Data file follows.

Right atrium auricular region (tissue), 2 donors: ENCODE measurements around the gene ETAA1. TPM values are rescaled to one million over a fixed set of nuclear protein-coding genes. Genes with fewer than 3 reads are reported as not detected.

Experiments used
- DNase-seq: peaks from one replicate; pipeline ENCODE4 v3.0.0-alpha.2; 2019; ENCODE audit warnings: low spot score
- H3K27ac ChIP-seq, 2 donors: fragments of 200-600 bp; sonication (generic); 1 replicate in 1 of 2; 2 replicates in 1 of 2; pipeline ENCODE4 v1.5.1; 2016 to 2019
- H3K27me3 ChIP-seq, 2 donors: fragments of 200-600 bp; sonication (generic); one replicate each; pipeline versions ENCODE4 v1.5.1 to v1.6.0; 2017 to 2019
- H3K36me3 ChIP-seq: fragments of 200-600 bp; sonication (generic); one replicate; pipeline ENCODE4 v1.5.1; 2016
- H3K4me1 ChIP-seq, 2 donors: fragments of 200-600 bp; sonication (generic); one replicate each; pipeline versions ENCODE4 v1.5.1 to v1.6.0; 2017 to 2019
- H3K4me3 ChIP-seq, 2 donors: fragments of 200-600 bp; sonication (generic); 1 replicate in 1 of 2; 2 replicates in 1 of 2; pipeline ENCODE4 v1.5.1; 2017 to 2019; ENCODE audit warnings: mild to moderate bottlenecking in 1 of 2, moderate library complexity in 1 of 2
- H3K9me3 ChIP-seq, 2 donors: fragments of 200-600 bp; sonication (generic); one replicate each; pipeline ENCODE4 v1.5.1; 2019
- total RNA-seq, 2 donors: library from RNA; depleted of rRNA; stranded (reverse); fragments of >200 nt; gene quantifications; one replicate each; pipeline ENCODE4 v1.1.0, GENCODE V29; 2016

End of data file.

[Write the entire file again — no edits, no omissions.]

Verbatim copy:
Right atrium auricular region (tissue), 2 donors: ENCODE measurements around the gene ETAA1. TPM values are rescaled to one million over a fixed set of nuclear protein-coding genes. Genes with fewer than 3 reads are reported as not detected.

Experiments used
- DNase-seq: peaks from one replicate; pipeline ENCODE4 v3.0.0-alpha.2; 2019; ENCODE audit warnings: low spot score
- H3K27ac ChIP-seq, 2 donors: fragments of 200-600 bp; sonication (generic); 1 replicate in 1 of 2; 2 replicates in 1 of 2; pipeline ENCODE4 v1.5.1; 2016 to 2019
- H3K27me3 ChIP-seq, 2 donors: fragments of 200-600 bp; sonication (generic); one replicate each; pipeline versions ENCODE4 v1.5.1 to v1.6.0; 2017 to 2019
- H3K36me3 ChIP-seq: fragments of 200-600 bp; sonication (generic); one replicate; pipeline ENCODE4 v1.5.1; 2016
- H3K4me1 ChIP-seq, 2 donors: fragments of 200-600 bp; sonication (generic); one replicate each; pipeline versions ENCODE4 v1.5.1 to v1.6.0; 2017 to 2019
- H3K4me3 ChIP-seq, 2 donors: fragments of 200-600 bp; sonication (generic); 1 replicate in 1 of 2; 2 replicates in 1 of 2; pipeline ENCODE4 v1.5.1; 2017 to 2019; ENCODE audit warnings: mild to moderate bottlenecking in 1 of 2, moderate library complexity in 1 of 2
- H3K9me3 ChIP-seq, 2 donors: fragments of 200-600 bp; sonication (generic); one replicate each; pipeline ENCODE4 v1.5.1; 2019
- total RNA-seq, 2 donors: library from RNA; depleted of rRNA; stranded (reverse); fragments of >200 nt; gene quantifications; one replicate each; pipeline ENCODE4 v1.1.0, GENCODE V29; 2016